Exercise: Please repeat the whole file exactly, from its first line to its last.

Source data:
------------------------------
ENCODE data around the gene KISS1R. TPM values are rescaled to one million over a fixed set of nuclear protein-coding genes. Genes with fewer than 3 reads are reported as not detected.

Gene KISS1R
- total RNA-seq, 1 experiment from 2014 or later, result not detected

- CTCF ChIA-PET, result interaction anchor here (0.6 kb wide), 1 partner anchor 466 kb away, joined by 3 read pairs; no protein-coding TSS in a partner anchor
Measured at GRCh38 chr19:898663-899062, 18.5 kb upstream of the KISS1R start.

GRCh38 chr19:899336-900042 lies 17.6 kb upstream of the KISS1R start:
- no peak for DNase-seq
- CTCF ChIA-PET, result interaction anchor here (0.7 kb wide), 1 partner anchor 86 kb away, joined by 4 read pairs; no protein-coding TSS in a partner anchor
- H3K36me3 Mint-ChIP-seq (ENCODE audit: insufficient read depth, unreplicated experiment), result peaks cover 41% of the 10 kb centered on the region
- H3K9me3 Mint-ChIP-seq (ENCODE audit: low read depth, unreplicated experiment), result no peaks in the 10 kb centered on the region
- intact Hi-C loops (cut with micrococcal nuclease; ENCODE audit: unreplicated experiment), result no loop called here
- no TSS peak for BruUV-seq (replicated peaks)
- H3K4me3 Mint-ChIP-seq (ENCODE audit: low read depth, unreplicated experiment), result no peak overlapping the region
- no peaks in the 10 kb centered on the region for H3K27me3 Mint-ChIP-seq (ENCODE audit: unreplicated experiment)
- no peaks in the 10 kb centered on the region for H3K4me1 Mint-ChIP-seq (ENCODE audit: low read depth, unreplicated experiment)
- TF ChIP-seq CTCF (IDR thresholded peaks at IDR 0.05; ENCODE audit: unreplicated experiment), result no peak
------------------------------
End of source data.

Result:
ENCODE data around the gene KISS1R. TPM values are rescaled to one million over a fixed set of nuclear protein-coding genes. Genes with fewer than 3 reads are reported as not detected.

Gene KISS1R
- total RNA-seq, 1 experiment from 2014 or later, result not detected

- CTCF ChIA-PET, result interaction anchor here (0.6 kb wide), 1 partner anchor 466 kb away, joined by 3 read pairs; no protein-coding TSS in a partner anchor
Measured at GRCh38 chr19:898663-899062, 18.5 kb upstream of the KISS1R start.

GRCh38 chr19:899336-900042 lies 17.6 kb upstream of the KISS1R start:
- no peak for DNase-seq
- CTCF ChIA-PET, result interaction anchor here (0.7 kb wide), 1 partner anchor 86 kb away, joined by 4 read pairs; no protein-coding TSS in a partner anchor
- H3K36me3 Mint-ChIP-seq (ENCODE audit: insufficient read depth, unreplicated experiment), result peaks cover 41% of the 10 kb centered on the region
- H3K9me3 Mint-ChIP-seq (ENCODE audit: low read depth, unreplicated experiment), result no peaks in the 10 kb centered on the region
- intact Hi-C loops (cut with micrococcal nuclease; ENCODE audit: unreplicated experiment), result no loop called here
- no TSS peak for BruUV-seq (replicated peaks)
- H3K4me3 Mint-ChIP-seq (ENCODE audit: low read depth, unreplicated experiment), result no peak overlapping the region
- no peaks in the 10 kb centered on the region for H3K27me3 Mint-ChIP-seq (ENCODE audit: unreplicated experiment)
- no peaks in the 10 kb centered on the region for H3K4me1 Mint-ChIP-seq (ENCODE audit: low read depth, unreplicated experiment)
- TF ChIP-seq CTCF (IDR thresholded peaks at IDR 0.05; ENCODE audit: unreplicated experiment), result no peak